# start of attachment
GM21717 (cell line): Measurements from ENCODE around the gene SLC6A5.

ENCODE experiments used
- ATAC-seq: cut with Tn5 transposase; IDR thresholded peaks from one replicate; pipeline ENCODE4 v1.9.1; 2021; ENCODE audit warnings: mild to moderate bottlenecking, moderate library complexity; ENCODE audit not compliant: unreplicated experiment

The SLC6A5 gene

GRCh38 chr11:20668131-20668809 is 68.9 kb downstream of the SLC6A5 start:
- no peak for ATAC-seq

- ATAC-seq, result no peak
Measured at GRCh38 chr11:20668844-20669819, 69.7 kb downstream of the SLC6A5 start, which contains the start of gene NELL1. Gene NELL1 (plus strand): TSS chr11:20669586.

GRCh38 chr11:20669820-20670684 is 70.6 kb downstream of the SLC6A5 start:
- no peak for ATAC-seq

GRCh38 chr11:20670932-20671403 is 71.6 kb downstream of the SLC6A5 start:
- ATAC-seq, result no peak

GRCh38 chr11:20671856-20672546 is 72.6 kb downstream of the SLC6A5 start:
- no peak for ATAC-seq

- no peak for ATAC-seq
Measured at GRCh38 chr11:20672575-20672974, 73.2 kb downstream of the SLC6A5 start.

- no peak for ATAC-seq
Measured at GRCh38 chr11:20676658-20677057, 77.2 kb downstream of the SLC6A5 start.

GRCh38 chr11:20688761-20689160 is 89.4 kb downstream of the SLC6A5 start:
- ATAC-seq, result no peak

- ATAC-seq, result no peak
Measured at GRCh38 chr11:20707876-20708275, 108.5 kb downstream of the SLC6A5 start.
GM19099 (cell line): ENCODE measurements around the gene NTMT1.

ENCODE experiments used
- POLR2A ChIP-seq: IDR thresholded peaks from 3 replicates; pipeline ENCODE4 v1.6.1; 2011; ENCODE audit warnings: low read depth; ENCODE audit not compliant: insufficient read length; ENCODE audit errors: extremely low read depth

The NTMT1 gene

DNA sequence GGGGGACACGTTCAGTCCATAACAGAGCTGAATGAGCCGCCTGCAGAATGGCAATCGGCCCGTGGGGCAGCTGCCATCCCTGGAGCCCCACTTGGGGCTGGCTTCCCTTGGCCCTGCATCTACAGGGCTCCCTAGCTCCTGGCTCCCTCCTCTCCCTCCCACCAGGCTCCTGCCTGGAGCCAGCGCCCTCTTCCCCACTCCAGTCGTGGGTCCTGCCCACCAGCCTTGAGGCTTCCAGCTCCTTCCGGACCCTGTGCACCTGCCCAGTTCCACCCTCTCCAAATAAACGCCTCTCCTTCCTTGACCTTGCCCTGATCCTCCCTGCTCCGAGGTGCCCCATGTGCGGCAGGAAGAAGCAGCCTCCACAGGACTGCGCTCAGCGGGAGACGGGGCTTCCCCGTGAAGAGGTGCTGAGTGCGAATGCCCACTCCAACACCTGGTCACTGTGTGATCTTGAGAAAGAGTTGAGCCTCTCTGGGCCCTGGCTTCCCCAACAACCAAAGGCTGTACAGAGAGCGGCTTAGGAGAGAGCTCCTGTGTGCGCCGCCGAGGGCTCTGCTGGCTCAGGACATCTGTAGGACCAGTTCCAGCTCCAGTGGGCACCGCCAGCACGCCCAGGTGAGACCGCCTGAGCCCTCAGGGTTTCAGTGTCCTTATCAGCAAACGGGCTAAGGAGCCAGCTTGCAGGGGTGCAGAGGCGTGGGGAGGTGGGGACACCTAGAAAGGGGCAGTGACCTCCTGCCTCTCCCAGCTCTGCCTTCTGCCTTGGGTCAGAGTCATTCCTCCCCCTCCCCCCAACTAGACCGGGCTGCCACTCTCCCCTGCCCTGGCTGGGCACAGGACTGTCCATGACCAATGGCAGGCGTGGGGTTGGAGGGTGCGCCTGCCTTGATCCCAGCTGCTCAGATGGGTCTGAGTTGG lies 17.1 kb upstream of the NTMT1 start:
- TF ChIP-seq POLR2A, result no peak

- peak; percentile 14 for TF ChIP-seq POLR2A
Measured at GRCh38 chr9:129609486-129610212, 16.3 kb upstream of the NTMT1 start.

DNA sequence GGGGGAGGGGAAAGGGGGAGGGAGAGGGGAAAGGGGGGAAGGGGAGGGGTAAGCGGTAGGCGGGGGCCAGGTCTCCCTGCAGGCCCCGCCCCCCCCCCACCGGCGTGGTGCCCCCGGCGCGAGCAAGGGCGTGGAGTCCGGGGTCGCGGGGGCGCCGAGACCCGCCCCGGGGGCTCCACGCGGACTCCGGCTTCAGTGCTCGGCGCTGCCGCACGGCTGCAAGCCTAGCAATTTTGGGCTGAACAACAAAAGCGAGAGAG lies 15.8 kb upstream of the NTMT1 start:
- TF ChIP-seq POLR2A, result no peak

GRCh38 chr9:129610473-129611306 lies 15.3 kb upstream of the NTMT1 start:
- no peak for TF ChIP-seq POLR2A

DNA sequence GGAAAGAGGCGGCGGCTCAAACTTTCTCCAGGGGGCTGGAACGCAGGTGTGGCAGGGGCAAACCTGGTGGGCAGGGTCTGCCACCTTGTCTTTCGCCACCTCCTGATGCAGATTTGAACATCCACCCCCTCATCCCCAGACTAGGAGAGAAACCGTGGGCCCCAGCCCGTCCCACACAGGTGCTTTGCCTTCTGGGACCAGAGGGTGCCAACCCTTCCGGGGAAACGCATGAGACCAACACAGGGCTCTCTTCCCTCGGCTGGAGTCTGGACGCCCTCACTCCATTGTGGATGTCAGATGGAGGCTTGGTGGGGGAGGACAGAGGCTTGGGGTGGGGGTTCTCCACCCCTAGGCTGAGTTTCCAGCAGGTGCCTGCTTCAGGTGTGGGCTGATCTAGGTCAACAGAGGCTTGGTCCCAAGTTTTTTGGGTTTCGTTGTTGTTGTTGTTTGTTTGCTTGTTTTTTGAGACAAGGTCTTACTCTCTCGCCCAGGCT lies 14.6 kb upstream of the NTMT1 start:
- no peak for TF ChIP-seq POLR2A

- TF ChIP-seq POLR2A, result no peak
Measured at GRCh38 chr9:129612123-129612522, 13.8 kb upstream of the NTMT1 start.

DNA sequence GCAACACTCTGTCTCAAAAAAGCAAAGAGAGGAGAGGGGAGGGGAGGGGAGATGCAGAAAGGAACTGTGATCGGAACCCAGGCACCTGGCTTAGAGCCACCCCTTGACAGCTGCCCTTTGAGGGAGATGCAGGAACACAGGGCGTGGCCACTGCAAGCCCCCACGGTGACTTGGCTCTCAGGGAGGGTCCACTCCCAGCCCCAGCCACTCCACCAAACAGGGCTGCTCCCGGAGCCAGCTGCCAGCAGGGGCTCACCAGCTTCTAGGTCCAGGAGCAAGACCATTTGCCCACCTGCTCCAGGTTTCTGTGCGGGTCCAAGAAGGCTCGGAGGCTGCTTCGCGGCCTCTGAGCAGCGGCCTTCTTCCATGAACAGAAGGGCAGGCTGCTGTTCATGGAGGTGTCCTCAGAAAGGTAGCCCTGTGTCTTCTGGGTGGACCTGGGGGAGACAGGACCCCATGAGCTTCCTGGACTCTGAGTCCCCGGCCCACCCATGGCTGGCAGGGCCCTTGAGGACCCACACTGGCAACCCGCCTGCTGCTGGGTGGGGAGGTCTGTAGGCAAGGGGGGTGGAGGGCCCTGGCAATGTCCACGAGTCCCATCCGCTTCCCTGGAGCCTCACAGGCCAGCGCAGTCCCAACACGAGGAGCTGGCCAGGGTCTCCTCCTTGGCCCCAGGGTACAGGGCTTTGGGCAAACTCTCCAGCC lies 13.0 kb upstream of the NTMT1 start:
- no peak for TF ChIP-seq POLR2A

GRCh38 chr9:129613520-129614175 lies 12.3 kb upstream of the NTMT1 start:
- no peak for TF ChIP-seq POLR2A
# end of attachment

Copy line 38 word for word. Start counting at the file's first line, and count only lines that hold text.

Measured at GRCh38 chr9:129612123-129612522, 13.8 kb upstream of the NTMT1 start.